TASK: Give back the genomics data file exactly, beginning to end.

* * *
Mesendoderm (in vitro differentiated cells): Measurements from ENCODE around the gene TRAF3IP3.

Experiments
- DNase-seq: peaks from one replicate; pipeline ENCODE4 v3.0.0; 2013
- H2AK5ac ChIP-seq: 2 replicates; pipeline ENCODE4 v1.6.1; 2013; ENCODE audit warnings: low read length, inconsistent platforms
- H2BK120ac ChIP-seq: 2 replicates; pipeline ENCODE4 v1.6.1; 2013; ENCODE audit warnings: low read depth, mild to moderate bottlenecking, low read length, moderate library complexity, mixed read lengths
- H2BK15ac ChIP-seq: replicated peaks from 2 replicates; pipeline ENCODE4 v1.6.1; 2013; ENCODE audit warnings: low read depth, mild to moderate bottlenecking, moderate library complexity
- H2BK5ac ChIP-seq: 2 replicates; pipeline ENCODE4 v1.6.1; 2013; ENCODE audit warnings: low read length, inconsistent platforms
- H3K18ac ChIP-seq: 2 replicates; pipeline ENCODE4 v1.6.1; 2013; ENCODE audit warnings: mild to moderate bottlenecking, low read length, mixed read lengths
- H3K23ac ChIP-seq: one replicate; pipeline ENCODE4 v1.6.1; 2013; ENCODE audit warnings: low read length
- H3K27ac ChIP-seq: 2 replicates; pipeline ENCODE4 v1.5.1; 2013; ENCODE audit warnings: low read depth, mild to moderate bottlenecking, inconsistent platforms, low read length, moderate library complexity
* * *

Mesendoderm (in vitro differentiated cells): Measurements from ENCODE around the gene TRAF3IP3.

Experiments
- DNase-seq: peaks from one replicate; pipeline ENCODE4 v3.0.0; 2013
- H2AK5ac ChIP-seq: 2 replicates; pipeline ENCODE4 v1.6.1; 2013; ENCODE audit warnings: low read length, inconsistent platforms
- H2BK120ac ChIP-seq: 2 replicates; pipeline ENCODE4 v1.6.1; 2013; ENCODE audit warnings: low read depth, mild to moderate bottlenecking, low read length, moderate library complexity, mixed read lengths
- H2BK15ac ChIP-seq: replicated peaks from 2 replicates; pipeline ENCODE4 v1.6.1; 2013; ENCODE audit warnings: low read depth, mild to moderate bottlenecking, moderate library complexity
- H2BK5ac ChIP-seq: 2 replicates; pipeline ENCODE4 v1.6.1; 2013; ENCODE audit warnings: low read length, inconsistent platforms
- H3K18ac ChIP-seq: 2 replicates; pipeline ENCODE4 v1.6.1; 2013; ENCODE audit warnings: mild to moderate bottlenecking, low read length, mixed read lengths
- H3K23ac ChIP-seq: one replicate; pipeline ENCODE4 v1.6.1; 2013; ENCODE audit warnings: low read length
- H3K27ac ChIP-seq: 2 replicates; pipeline ENCODE4 v1.5.1; 2013; ENCODE audit warnings: low read depth, mild to moderate bottlenecking, inconsistent platforms, low read length, moderate library complexity